In the United States against Pink, 445 decided five years later, the same course of argument was repeated with further insistence. The question was whether, under the 1933 executive agreement, the United States was allowed to recover the assets of the New York branch of a Russian insurance company. The company argued that the Soviet government`s forfeiture decrees do not apply to its property in New York and could not be challenged by the U.S. And New York Constitutions. The court, which was decided by Justice Douglas, brushed aside these arguments. An official statement from the Russian government itself resolved the issue of the extraterritorial operation of the Russian nationalization decree and was binding on the US courts. The power to remove such obstacles to the full recognition of the claims of our nationals was “a modest tacit power of the president, who is “the only organ of the federal government in the field of international relations”. It was the verdict of the political department that the full recognition of the Soviet government required the resolution of outstanding problems, including the claims of our nationals. We would take over the executive if we felt that the court decision was not final and conclusive.
[Note 391] “The distinction between `executive agreements` and `treaties` is purely constitutional and has no international significance. Harvard Research in International Law, Draft Convention on the Law of Treaty of Treaty, 29 Amer. J. Int. L. 697 (Supp.) (1935). See E. Byrd, Op. cit., 292, 148-151. Many scientists have been aggressive in favour of the implementation of executive agreements, unlike treaties, in order to strengthen the role of the United States, particularly the role of the president, in the international system. See McDougal – Lans, Congressional Executive or Presidential Agreements: Interchangeable Instruments of National Policy (Pts.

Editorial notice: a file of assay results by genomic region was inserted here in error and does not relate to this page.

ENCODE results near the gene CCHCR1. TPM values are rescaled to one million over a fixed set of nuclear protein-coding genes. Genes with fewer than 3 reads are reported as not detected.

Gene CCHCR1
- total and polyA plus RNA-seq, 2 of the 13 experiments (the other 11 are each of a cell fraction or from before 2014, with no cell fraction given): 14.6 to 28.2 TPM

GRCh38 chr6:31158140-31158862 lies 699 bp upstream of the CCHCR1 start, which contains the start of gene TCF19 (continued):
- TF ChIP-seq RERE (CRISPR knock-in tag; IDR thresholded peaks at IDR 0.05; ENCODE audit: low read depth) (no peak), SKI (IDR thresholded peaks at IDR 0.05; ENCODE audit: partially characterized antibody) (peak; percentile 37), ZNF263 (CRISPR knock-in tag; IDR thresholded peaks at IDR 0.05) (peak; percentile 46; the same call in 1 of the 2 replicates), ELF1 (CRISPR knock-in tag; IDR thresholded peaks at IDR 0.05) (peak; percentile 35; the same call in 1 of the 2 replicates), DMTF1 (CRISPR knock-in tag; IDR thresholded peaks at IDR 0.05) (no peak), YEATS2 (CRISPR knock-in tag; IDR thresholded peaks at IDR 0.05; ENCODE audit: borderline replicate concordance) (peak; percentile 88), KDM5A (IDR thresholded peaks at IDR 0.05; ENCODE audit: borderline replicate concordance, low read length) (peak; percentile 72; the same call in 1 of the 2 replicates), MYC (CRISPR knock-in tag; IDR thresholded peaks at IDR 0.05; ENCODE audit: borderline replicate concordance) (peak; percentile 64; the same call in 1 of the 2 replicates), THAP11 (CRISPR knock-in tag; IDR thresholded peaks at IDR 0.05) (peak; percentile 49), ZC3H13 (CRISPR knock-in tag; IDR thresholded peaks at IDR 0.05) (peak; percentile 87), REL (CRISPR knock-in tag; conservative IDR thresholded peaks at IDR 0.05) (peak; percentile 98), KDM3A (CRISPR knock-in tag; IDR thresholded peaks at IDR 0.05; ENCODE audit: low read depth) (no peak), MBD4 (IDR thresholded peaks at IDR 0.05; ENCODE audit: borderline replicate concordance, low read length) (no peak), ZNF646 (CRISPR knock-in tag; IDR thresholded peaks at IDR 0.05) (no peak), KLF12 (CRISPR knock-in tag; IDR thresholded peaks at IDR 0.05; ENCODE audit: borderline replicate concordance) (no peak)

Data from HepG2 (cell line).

I – II), 54 Yale L. J. 181, 534 (1945). The constitutionality of trade agreements .-In Field v. Clark, 403 this type of legislation was upheld against the objection that it had attempted an unconstitutional delegation “both legislative and contractual powers.” The Court faced the first objection with a comprehensive review of similar legislation since the inauguration of the government, in accordance with the Constitution. The second objection he raised was “what has been said also applies to the objection that the third part of the act confers contractual power on the President. The Court considers that the third part of the act of October 1, 1890 is not subject to the objection it confers on the President legislative and contractual power. 404 Although two judges disagreed, the issue was never revived. However, in B. Altman – Co. v.
United States, 405, he decided twenty years later that a question of accompaniment had been forwarded. Whether it was an act of Congress, the federal district courts of the appelal court for cases where “the validity or construction of a contract . . . . has been implicated.” The Court stated: “It is true that this trade agreement concluded under the customs act of 1897, paragraph 3, was not a treaty that had the dignity of a treaty that must be ratified by the United States Senate, but it was an international pact negotiated between the representatives of two sovereign nations and concluded on behalf of the States Parties. , and looked at the important trade relations between the two countries and was proclaimed by the President. While it is not technically a treaty that requires ratification, nevertheless, it was a pact approved by the United States Congress, negotiated and proclaimed under the authority of its president.